Which Joe gave his name to ‘sloppy joes’? We look at five interesting sandwiches and their lexical origins.
1An apple-green variety of chalcedony containing nickel, used as a gemstone.
- ‘One mermaid stretches her hand to a lotus flower while the other holds a bud, set with a chrysoprase, which forms the clasp.’
- ‘In their day, pieces were decorated with enamels or semi-precious stones, and the jewellery adorned by amethysts, chrysoprase and moonstones and more - chosen for their artistic merits rather than value.’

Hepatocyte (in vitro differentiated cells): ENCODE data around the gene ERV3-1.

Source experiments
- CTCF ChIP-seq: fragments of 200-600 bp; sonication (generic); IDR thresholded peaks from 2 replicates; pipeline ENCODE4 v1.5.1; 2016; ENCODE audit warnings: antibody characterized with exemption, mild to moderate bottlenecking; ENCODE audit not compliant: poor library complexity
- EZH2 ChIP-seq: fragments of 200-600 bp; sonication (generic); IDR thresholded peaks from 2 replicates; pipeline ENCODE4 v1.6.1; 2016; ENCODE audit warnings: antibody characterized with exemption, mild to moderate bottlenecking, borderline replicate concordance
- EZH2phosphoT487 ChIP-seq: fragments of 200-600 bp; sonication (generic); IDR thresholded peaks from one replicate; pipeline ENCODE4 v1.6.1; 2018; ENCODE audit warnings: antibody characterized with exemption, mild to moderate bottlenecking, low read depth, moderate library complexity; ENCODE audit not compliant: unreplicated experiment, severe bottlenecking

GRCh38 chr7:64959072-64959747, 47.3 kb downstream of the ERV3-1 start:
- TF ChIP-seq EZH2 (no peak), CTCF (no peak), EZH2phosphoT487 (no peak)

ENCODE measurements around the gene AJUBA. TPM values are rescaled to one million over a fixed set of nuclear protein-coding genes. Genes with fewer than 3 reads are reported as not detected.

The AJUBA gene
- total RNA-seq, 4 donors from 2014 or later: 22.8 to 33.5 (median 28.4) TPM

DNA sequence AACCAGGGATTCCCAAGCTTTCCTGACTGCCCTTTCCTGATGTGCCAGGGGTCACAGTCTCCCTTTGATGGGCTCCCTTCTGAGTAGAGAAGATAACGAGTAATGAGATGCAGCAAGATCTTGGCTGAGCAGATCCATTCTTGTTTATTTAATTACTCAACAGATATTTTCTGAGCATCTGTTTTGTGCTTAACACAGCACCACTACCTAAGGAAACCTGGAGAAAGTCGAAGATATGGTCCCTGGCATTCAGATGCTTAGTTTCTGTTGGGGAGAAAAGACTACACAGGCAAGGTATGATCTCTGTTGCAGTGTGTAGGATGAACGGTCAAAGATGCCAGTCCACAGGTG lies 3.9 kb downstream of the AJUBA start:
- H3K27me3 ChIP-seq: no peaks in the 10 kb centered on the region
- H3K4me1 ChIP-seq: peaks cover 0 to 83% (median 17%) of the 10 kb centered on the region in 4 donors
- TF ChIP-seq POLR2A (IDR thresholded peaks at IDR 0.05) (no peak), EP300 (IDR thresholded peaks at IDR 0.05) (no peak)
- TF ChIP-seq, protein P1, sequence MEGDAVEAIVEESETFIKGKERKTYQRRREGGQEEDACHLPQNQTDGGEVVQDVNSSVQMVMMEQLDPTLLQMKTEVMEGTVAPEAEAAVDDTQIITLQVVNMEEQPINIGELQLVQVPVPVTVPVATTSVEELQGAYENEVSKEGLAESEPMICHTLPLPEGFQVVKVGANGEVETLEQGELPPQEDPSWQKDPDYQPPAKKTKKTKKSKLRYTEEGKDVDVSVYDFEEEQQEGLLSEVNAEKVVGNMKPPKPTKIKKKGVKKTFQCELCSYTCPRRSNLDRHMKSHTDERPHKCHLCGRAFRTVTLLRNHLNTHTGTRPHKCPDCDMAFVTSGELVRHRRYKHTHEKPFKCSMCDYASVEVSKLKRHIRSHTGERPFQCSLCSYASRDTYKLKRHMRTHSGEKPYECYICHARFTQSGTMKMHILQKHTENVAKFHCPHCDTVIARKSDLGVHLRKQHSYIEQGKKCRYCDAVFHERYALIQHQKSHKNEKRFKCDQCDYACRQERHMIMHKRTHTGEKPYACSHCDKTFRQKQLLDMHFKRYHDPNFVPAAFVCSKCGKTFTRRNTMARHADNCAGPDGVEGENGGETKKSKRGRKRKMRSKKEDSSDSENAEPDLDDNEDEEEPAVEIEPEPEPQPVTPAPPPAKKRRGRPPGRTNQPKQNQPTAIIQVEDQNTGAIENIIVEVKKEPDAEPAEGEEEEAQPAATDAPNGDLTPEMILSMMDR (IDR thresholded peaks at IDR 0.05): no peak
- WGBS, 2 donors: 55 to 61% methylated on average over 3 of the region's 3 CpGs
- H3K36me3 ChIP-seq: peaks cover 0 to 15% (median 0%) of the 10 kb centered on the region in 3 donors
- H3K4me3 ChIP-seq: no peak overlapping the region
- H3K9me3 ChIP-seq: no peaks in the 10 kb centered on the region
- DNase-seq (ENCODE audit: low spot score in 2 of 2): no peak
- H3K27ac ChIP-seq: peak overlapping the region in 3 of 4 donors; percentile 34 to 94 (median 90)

- ‘It is set with three bunches of grapes made from carved chrysoprase.’
- ‘Bright green chrysoprase is very expensive, while Russian amber is so expensive, it's paid for by the gram.’
- 1.1(in the New Testament) a golden-green precious stone, perhaps a variety of beryl.
Middle English (in the New Testament sense): from Old French crisopace, via Latin from Greek khrusoprasos, from khrusos gold + prason leek.
Are you looking for a word for a foolish person? We explore twelve interesting words to describe the dunderheads in your life.
Before you run for the hills, let’s run through a list of ‘run’ expressions that are running through our minds.
The definitions of ‘buddy’ and ‘bro’ in the OED have recently been revised. We explore their history and increase in popularity.